STAR SPANGLED BICENTENNIAL
During the night of September 13th, Maryland lawyer Francis Scott Key, who was aboard the British ship HMS Tonnant to negotiate the release of prisoners held by the British, watched the bombarding of the American forces at Fort McHenry during the Battle of Baltimore on the night of September 13–14, 1814.
During the rainy night, Key had witnessed the bombardment and observed that the fort’s smaller “storm flag” continued to fly, but once the shell and rocket barrage had stopped, he would not know how the battle had turned out until dawn. On the morning of September 14, during the next “dawn’s early light” the storm flag had been lowered and the larger flag had been raised and was “gallantly streaming” over the Fort McHenry, leading Key to pen the poem that is now our national anthem.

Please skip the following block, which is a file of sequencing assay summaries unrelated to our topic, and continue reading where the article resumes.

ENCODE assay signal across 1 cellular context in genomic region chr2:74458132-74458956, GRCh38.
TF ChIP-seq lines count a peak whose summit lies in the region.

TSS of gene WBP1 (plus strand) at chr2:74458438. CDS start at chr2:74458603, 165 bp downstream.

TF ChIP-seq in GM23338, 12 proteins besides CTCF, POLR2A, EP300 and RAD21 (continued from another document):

The battle was a turning point in the war as the British advance had been thwarted and the war would be over by Christmas Eve when the parties signed the Treaty of Ghent .
“The Star-Spangled Banner” was recognized for official use by the Navy in 1889, and by President Woodrow Wilson in 1916, and was made the national anthem on March 3, 1931.
Below are some of the more memorable renditions of the anthem.